There is a wealth of mobile app development and marketing knowledge to be found on the Web. Both companies and “experts” post blogs regularly about how to create the next Angry Birds or Uber. But, let’s be honest, some of it is luck, and some of it comes down to deep pockets.
Other times, however, independent developers emerge from the crowded app marketplace victorious on the charts. It’s through strong marketing, App Store optimization, and again luck, that success can be had if the idea is quality.
Steve P. Young’s podcast, Mobile App Chat, is where top mobile entrepreneurs share their success stories. From the small developers to the large companies, Steve’s interviews help give you the well-rounded insight to creating and marketing a potential hit app. Having just discovered the podcast a few weeks ago, I’m happy to say, my commute to the office has been much more enjoyable since he has what seems like a hundred podcasts already on iTunes.
I spoke with Steve, who is also the founder of Pixel Happy, about his podcast and apps.
Where does your interest in mobile app development and marketing stem from?
When my son turned 18 months old, I downloaded a couple of games for him and noticed how easily he picked it up. I was immediately hooked and started to make my first game specifically targeted towards toddlers. If it didn’t work out I’d at least have my son as one customer.
Talk a little about the apps you’ve developed?
My first app that I developed all on my own, ABC a Go-Go, hit #8 in iTunes under Educational Games. I haven’t been able to replicate the same type of success with my other apps, but I absolutely love this space and will continue to develop more apps.
You have a long background in marketing. What area of app marketing do you think people struggle with, or not fully understand?
To be brutally honest, it’s design and game mechanics. While we don’t normally think of these areas as “marketing”, they play a huge part in whether your app gets noticed.
One of my favorite quotes is by David Ogilvy and he said “Great marketing only makes a bad product fail faster.”
There’s no hidden gem to marketing, but make a product that people need and design it well. There’s a podcast episode I’ll recommend that really highlights how to use market research to launch a hit app.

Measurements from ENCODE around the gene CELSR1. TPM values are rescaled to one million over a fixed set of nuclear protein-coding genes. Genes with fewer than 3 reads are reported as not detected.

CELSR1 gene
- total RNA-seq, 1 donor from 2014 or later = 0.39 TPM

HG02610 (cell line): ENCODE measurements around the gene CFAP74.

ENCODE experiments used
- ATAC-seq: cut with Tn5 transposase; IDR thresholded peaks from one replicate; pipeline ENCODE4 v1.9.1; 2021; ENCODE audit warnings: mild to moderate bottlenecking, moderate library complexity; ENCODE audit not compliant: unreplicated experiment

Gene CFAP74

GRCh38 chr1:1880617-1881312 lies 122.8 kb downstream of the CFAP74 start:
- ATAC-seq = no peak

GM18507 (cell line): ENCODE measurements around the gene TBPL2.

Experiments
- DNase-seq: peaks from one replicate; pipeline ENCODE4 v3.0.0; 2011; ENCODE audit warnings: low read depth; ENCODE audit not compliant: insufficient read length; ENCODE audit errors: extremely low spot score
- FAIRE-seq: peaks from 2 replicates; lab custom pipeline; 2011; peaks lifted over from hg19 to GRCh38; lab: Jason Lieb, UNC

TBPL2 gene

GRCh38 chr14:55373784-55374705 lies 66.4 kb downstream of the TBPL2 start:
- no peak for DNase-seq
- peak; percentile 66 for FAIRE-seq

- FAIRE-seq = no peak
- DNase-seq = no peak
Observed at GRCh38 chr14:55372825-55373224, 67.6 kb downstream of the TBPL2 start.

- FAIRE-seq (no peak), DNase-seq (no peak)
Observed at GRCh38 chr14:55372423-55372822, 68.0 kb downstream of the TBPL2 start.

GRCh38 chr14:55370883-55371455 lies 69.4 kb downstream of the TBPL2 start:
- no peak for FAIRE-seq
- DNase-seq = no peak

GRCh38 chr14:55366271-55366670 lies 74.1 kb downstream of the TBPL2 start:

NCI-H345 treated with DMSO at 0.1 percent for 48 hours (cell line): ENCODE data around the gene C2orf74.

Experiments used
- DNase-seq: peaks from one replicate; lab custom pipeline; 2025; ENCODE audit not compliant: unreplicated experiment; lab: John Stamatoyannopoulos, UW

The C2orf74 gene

What made you move forward with actually doing a podcast on mobile app development?
FOCUS – follow one course until success.
As someone who continually creates side projects, I started the podcast as a way to hone my focus on the mobile space.
Also, if you asked me what my dream job is I’d say game show host. I’m a big fan of Howard Stern and Jeff Probst (Survivor). The podcast has also grown my network and I’ve been able to interview the minds behind Shazam, Yahoo! Weather, Mega Run and other top apps.
You’ve done dozens and dozens of episodes. Give us your top 3 and why.
Stephi Cameron – Tons of great info on how to use market research to launch a hit app.
If you had to offer up the top three tips you’ve learned by doing this podcast, what are they?
1) Do your research. Don’t just build an app because you think it’s cool. Look to see if there are other apps in the market and improve upon the ones that still get downloads.
2) Have a distribution plan. Think of the app store as shelves in a grocery store. How are you going to get your app noticed among the millions of other apps? There are developers who have a dozen of smaller apps that promote a bigger more profitable app.
3) Start. Get the ideas and thoughts out of your head and start prototyping. Check out the POP app which allows you to take pictures of your mockups and link the different screens to each other.
Which topics have you not covered in the podcast that you’d love to tap into in the future?
Mobile advertising, game design (especially level designers), and developers pushing technology forward (think Uber & HotelTonight).
Let’s go to the “big finish,” as you call it in the show. What is your favorite app?
Great way to end any show, right?
I’d say Clear for 2 big reasons:
1) It allows me to focus on the tasks at hand.
2) It’s a great example of an app that is well designed and not bloated with features.
What is one app idea you wouldn’t mind saying or someone doing?
Assuming this is my half-baked idea question which is my favorite part of the podcast. By the way, there’s been some really interesting ones on the podcast.
I want a game like Paper Toss that incorporates tic-tac-toe. As a kid, I used to go to Circus Circus all the time and I absolutely loved the game where you throw 3 softballs and try to make a tic-tac-toe. The game mechanics are proven to work so someone just has to build it right?
Finally, where do you see the mobile app world in three years?